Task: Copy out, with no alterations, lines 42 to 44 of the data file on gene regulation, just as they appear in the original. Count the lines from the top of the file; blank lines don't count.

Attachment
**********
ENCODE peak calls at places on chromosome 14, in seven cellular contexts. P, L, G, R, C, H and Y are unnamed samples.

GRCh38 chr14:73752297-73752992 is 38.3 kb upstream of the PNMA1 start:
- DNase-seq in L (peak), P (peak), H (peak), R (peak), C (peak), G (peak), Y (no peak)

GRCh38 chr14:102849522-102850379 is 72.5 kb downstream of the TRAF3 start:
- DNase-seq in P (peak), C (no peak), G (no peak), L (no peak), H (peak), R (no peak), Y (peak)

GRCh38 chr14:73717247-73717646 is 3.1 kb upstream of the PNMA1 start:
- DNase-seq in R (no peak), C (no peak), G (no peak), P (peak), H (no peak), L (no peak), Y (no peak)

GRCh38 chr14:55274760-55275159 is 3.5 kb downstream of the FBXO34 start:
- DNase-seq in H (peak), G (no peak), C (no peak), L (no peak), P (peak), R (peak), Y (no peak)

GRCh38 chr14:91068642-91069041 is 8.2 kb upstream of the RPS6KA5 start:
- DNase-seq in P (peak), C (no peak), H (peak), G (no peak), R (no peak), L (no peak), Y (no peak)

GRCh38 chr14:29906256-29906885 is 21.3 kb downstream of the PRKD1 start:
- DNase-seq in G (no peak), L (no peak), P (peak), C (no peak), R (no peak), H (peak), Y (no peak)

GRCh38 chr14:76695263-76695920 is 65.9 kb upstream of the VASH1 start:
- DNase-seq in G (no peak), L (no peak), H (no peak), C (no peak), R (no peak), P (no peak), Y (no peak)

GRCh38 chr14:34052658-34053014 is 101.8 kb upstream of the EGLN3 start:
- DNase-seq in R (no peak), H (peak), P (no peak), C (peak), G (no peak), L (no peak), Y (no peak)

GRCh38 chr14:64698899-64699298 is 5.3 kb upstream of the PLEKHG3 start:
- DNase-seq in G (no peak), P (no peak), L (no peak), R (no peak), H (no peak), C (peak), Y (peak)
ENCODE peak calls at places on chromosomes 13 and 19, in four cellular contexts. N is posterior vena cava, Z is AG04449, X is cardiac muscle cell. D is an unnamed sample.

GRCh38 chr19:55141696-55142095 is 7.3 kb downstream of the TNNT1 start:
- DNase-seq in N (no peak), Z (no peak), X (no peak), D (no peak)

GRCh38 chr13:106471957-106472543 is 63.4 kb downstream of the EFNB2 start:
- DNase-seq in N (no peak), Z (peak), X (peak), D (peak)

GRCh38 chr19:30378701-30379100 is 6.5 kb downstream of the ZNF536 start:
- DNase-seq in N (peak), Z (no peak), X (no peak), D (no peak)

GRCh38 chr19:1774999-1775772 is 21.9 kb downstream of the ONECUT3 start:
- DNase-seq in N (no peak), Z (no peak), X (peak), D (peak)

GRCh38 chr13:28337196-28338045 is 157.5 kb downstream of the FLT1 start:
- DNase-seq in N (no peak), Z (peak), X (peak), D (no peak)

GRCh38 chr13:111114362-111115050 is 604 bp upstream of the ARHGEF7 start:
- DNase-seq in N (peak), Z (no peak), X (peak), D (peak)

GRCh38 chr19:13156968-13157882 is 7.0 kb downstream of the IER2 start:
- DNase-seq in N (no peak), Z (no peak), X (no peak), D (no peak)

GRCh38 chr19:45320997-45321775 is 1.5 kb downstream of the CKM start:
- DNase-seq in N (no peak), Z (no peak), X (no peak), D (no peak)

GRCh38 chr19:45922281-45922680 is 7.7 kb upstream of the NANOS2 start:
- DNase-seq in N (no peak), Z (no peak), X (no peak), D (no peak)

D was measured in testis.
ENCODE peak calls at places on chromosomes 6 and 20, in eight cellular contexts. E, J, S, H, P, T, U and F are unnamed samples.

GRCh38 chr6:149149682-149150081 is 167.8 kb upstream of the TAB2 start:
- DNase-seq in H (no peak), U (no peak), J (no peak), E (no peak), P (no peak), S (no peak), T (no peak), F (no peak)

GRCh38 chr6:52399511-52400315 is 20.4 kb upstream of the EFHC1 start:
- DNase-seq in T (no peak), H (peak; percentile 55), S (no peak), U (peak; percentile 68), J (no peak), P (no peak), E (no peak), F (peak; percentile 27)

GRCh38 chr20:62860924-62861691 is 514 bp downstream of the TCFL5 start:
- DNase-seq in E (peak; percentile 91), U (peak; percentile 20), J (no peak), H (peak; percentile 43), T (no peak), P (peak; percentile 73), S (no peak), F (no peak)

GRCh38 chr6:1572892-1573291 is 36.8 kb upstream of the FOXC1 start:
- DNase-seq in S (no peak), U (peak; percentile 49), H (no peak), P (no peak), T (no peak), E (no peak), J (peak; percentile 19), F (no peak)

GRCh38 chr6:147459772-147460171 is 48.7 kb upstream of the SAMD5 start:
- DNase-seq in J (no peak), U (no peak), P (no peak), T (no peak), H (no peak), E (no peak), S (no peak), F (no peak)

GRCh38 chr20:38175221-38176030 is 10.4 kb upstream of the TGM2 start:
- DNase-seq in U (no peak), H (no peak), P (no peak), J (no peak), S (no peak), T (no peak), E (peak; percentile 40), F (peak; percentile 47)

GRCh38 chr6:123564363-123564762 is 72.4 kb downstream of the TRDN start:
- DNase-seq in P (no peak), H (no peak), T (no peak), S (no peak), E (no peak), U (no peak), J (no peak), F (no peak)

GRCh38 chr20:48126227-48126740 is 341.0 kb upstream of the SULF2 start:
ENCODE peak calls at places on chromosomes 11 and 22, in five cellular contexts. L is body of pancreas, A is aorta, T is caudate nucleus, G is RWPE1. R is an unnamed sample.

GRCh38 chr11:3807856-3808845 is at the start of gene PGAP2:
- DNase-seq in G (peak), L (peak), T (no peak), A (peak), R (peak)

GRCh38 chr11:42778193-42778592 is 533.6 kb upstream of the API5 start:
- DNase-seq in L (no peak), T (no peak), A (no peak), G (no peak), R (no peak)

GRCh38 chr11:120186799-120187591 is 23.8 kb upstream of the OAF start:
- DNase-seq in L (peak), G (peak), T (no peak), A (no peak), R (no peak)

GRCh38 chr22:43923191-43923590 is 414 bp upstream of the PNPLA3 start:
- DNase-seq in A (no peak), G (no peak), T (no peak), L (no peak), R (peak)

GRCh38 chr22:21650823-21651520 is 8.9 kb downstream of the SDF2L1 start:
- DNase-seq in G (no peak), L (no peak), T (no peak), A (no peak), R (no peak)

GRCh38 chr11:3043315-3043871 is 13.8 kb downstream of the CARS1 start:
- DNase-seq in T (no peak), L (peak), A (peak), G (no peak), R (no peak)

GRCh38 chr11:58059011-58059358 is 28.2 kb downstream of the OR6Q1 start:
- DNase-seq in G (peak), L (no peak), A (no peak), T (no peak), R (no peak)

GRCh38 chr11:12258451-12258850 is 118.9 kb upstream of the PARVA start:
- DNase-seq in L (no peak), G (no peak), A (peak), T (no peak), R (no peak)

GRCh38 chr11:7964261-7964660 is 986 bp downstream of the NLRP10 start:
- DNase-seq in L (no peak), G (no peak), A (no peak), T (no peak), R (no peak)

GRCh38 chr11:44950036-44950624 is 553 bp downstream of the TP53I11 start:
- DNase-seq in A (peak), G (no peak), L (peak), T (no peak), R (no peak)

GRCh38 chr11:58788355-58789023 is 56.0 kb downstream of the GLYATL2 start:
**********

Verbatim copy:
- DNase-seq in H (no peak), U (no peak), J (no peak), E (no peak), P (no peak), S (no peak), T (no peak), F (no peak)

GRCh38 chr6:52399511-52400315 is 20.4 kb upstream of the EFHC1 start:
- DNase-seq in T (no peak), H (peak; percentile 55), S (no peak), U (peak; percentile 68), J (no peak), P (no peak), E (no peak), F (peak; percentile 27)